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Hydrogenosomes and Mitosomes: Mitochondria of Anaerobic Eukaryotes

Edouard Jurkevitch. Edward Schwartz. Nami Tatsumi. Birgit Kamm. Dietrich H. Eun Yeol Lee. Michael Hippler. Home Contact us Help Free delivery worldwide.


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    Description Product Details Click on the cover image above to read some pages of this book! Microbiology and Infection Control for Health Professionals. In Stock. The Psychobiotic Revolution. Complete loss of the capacity for independent life, together with cell-to-cell transmission through the germ line, completes the conversion of a bacterial mutualist to an organelle. Mitochondria and chloroplasts differ from bacterial progenitors in that their genomes are greatly reduced, which explains failed attempts at independent cultivation. Rickettsia has about genes; mitochondria have between 3 and 97, depending on the organism.

    A relatively minimal cyanobacterium has genes; chloroplasts have no more than Many of these genes aren't lost, it turns out, but rather have relocated. Eukaryotic genome sequences reveal that some of the missing organellar genes can be found in the nuclear DNA, indicating a transfer of information. Indeed, this gene transfer from organelles to the nucleus is so active that it can readily be measured in the laboratory. Several studies have introduced marker genes into mitochondria and chloroplasts and monitored their rate of appearance in the nuclear genome. Results indicate that the transfer is quite high.

    And, with an active process it becomes possible to envision a ratchet mechanism for gene swapping. Organellar genes that take care of an overall cellular function can replace their counterparts in the genome as one gene becomes deleted by random mutation. Similarly, genes needed for organellar function can become transferred to the nuclear genome and incorporated there, provided the encoded protein acquires the signal needed to traffic it back to the organelle.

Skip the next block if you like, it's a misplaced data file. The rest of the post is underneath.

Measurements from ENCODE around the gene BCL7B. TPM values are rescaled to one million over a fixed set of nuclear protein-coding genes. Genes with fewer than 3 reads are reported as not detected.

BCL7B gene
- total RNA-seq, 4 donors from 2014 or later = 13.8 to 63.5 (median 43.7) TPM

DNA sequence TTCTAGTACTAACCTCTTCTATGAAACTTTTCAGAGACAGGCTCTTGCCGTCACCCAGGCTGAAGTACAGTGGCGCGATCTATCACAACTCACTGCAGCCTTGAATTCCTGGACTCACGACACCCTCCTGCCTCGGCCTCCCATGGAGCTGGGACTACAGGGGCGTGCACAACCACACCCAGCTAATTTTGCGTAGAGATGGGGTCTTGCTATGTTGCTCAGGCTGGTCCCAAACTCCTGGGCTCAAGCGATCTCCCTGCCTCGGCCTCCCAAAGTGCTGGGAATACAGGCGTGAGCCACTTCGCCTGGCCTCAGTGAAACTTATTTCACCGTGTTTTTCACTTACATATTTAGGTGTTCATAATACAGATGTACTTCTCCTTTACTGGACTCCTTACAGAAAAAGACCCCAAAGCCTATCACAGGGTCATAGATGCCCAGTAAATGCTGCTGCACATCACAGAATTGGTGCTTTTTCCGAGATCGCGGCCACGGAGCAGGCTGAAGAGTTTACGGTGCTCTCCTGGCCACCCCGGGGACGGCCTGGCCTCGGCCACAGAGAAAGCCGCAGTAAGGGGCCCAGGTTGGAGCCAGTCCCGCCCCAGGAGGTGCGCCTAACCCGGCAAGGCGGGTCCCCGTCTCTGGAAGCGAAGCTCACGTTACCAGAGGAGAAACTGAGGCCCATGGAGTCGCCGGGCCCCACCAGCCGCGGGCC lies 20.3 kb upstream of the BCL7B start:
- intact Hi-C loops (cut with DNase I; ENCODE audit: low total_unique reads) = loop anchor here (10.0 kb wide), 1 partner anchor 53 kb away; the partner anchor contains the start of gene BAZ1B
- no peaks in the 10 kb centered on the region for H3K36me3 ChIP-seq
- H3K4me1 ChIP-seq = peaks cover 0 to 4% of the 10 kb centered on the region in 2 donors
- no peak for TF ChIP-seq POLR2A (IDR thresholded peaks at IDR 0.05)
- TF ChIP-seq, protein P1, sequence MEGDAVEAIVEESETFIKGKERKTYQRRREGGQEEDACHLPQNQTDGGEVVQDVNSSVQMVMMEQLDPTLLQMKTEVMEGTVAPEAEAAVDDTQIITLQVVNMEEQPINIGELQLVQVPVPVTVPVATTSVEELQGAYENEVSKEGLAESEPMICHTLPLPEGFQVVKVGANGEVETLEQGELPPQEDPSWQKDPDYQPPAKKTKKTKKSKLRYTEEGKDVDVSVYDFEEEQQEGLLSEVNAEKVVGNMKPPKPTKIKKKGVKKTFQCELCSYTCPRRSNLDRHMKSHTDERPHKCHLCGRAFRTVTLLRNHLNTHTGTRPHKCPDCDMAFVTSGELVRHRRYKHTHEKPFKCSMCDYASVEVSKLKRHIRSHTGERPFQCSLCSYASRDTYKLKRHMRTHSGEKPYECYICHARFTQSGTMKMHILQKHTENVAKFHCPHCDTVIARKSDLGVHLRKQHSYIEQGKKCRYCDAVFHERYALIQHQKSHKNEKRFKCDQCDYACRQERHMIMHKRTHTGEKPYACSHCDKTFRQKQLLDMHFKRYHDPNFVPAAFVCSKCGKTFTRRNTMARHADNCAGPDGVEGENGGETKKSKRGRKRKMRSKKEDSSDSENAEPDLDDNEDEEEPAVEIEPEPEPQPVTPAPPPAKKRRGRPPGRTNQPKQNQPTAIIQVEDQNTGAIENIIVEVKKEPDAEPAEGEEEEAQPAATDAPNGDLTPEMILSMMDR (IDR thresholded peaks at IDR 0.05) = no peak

Hydrogenosomes and Mitosomes: Mitochondria of Anaerobic Eukaryotes : Jan Tachezy :

    Over eons, the process has reduced the mitochondrial and chloroplast genomes but not completely eradicated them. The same might not be said for other organelles. Remarkably, two structures appear to have evolved from mitochondria by losing all their DNA, either by deletion or transfer to the nuclear genome. Each of these organelles, the hydrogenosomes and mitosomes, appear in eukaryotic parasites that live in anaerobic environments and no longer need the mitochondria's respiratory functions. The hydrogenosome was the first organelle proposed to be a mitochondrial descendent lacking its own genome.

    Hydrogenosomes are surrounded by a double membrane and participate in energy metabolism, yet they lack a genome, have some differences in membrane architecture, and do not participate in respiration. Instead, hydrogenosomes direct substrate-level phosphorylation, an anaerobic form of energy generation.


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    Despite these differences, the case for mitochondria as the hydrogenosome's precursor is strong. The genes that encode organelle proteins can be traced to mitochondrial relatives that now reside in the nuclear genome. The encoded proteins traffic back to the organelles, directed by short peptides that resemble mitochondrial trafficking signals. These sequences are functionally interchangeable in the laboratory.